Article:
Nottingham Hospitals History

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FREDERICK CROOKS

(1887 - 1950)


President of the Nottingham Medico-Chirurgical Society

"1940 to 1946"


Frederick Crooks:- 6, The Ropewalk, Nottingham. M.B., B.Ch., B.O.A., Belfast, 1911., M.Ch., 1914, F.R.C.S., Edinburgh, 1919. (Belfast). Honorary Assistant Surgeon with charge of Physiotherapy & Orthopaedics Department, General Hospital, Nottingham. Visiting Orthopaedic Surgeon, City Hospital, Nottingham; Orthopaedic Surgeon & Director of the Fracture Clinic, Royal Hospital, Chesterfield; member of the Orthopaedic Section of the Royal Society of Medicine; Member of the British Orthopaedic Association. Late Senior House Surgeon, General Hospital, Nottingham


Medical Directory 1940


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Frederick Crooks was an Ulsterman who came to Nottingham as a House Surgeon immediately after qualifying at Belfast in 1911. He was born in 1887, Maghera County Derry. The son of the late William John Crooks and educated at Cookstown Academy and Queen's University Belfast where he qualified as a House Surgeon after gaining his Bachelor of Medicine, Bachelor of Surgery and Bachelor of Obstetrics. In 1914 he became a Master of Orthopaedic Surgery. For the first two years of the 1st World War he served as a senior house surgeon and then later joined the Royal Army Medical Corps as a Captain. He was to see service in India as a surgical specialist and was later put in charge of a surgical unit in a military hospital. After he was demobilised he took his Edinburgh Fellowship and was appointed as Honorary Assistant Surgeon to the Nottingham Children's Hospital in 1920. He became an Assistant Surgeon to the General Hospital in 1939. He was also an Honorary Consulting Surgeon to the Nottingham Cripples' Guild from 1923 onwards. He was recognised in the local press as an "orthopaedic surgeon" in 1932, but there was no such appointment at the General Hospital until Noel Birkett was appointed in 1947. Frederick Crooks continued practising general surgery as well as orthopaedics until he died in 1950.


Of his experiences in the two world wars, Dr. Jacobs, a colleague, author of "An History of the General Hospital, Nottingham," asked Frederick Crooks for his impressions:-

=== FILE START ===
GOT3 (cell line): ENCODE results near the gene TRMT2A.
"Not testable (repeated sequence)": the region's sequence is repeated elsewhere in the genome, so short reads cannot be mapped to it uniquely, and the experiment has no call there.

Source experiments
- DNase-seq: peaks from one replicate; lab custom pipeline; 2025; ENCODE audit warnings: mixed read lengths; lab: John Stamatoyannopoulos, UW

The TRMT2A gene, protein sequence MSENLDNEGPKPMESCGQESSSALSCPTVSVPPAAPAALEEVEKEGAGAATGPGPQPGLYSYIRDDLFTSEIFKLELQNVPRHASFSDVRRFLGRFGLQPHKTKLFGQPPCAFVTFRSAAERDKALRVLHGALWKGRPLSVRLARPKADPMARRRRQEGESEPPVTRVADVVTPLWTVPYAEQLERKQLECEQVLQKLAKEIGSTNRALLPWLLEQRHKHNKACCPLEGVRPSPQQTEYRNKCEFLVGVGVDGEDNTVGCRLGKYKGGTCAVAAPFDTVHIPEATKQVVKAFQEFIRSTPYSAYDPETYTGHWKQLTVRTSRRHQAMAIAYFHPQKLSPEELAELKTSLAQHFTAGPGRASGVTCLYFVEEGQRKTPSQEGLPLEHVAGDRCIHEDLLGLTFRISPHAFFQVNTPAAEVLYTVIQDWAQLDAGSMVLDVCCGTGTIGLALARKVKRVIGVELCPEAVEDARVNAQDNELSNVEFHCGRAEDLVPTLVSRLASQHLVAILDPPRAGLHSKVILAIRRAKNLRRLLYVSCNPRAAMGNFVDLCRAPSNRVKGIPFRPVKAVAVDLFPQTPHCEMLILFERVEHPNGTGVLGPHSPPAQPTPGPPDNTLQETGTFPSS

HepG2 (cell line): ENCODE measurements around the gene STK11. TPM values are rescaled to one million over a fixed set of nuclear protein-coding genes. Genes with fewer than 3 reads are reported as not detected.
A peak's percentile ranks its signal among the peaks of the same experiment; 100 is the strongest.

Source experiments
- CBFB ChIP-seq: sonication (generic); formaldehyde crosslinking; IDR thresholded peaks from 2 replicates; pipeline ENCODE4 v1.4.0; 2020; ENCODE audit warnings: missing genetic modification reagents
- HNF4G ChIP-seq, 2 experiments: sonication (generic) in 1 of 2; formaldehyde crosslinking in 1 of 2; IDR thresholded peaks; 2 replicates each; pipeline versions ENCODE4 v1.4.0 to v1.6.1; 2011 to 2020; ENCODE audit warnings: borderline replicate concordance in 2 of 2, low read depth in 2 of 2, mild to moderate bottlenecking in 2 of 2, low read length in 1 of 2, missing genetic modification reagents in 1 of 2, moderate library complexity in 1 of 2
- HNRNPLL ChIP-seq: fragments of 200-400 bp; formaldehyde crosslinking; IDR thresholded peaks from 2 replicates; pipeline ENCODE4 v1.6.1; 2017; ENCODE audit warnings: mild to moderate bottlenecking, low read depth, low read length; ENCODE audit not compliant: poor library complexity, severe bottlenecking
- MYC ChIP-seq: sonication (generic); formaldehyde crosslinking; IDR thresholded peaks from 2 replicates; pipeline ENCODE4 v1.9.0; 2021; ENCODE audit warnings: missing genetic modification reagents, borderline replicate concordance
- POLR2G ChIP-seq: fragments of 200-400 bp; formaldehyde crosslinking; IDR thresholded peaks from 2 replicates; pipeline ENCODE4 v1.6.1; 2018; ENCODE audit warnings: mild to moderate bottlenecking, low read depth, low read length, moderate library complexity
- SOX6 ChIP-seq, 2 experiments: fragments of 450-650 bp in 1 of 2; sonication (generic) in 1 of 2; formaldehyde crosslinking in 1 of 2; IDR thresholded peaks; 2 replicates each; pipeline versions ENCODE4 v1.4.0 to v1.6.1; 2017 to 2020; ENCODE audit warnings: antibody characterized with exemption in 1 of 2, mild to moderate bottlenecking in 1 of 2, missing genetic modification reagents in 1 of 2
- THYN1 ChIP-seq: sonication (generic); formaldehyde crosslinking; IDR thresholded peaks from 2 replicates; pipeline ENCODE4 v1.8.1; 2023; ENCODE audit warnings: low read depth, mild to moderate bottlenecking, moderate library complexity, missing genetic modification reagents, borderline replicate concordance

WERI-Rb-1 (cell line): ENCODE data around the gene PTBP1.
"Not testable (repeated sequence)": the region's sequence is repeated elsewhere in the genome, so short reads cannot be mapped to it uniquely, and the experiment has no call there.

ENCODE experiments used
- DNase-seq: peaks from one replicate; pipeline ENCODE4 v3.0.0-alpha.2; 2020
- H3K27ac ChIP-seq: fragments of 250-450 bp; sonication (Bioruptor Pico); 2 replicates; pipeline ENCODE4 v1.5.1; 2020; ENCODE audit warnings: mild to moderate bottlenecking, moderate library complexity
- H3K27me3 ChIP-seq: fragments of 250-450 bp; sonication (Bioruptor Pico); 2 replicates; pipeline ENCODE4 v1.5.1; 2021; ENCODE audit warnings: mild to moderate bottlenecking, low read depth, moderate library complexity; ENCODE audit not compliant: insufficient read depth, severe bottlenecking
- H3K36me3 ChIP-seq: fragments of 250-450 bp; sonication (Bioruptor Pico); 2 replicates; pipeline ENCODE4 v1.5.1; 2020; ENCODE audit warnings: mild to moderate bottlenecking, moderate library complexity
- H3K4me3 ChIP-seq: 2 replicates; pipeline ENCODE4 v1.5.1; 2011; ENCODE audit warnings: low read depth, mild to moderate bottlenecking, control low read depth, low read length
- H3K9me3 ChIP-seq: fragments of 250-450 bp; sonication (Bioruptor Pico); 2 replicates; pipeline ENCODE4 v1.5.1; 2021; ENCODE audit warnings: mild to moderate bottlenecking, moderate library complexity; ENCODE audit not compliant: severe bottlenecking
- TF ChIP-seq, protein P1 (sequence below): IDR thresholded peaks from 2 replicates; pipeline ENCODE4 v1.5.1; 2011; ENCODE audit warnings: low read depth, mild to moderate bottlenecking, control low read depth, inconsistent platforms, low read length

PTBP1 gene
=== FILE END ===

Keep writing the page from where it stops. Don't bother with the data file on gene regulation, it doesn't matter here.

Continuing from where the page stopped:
“In the first war, he said, the struggle against suppurative and anaerobic infection at times appeared almost hopeless. The amount of disability from compound fractures was almost appalling. In the second war the whole picture was changed, particularly in the last two years by the regular use of Sulphonamides and Penicillin. We used to receive casualties from Italy in 8 or 10 days after injury. They had received Sulphonamides at regular intervals, and arrived looking fit and well. I was able to do primary sutures and plastic operations almost immediately after their arrival. One was also able to close up many compound fractures and treat them as simple fractures. I can only think of one patient who suffered from severe toxaemia, and one who developed gas gangrene.”


Frederick Crooks was to die of brucellosis in 1950 at the age of 63 years. Although he had been ill for several years he continued working until a few hours before his death. In an obituary to Mr. Crooks written by Mr. A. Sheenan it was said of him:-


“He was a brilliant surgeon who combined speed and dexterity greatly to the benefit of his patients. The excellence of the present orthopaedic and accident department of the Nottingham General Hospital is a tribute to his organising ability and hard work, and the department will be a lasting memorial to him. The naming of the operating theatre at the Nottingham Children's Hospital - "The Frederick Crooks Operating Theatre" - gave him great happiness. He was able to imbue his colleagues with his own enthusiasm, and no house surgeon ever asked for help without receiving it in the kindest way.”


Mr. Alan Bell Tawes who knew Frederick Crooks for many years wrote: "my impression is that he was the perfect example of the true general surgeon who was as at home in the abdomen as he was pinning a fracture of the neck of the femur - both of which he did superbly well."


A physiotherapist who worked with Frederick Crooks said of him. "He spoke with a strong Irish accent, and it was difficult to make out what he said, particularly as he always had a cigarette dangling from the corner of his mouth. Although he was a shy man, he had no hesitation in speaking his mind, especially when treatment was not going according to plan. He was nonetheless appreciative of good work." When that same physiotherapist was leaving to get married he said of her, "although her post would be filled, she herself would never be replaced".


From the "Development of Orthopaedics in Nottingham Area"

by William Waugh.

Pages, 145, 146, 148 & 149.


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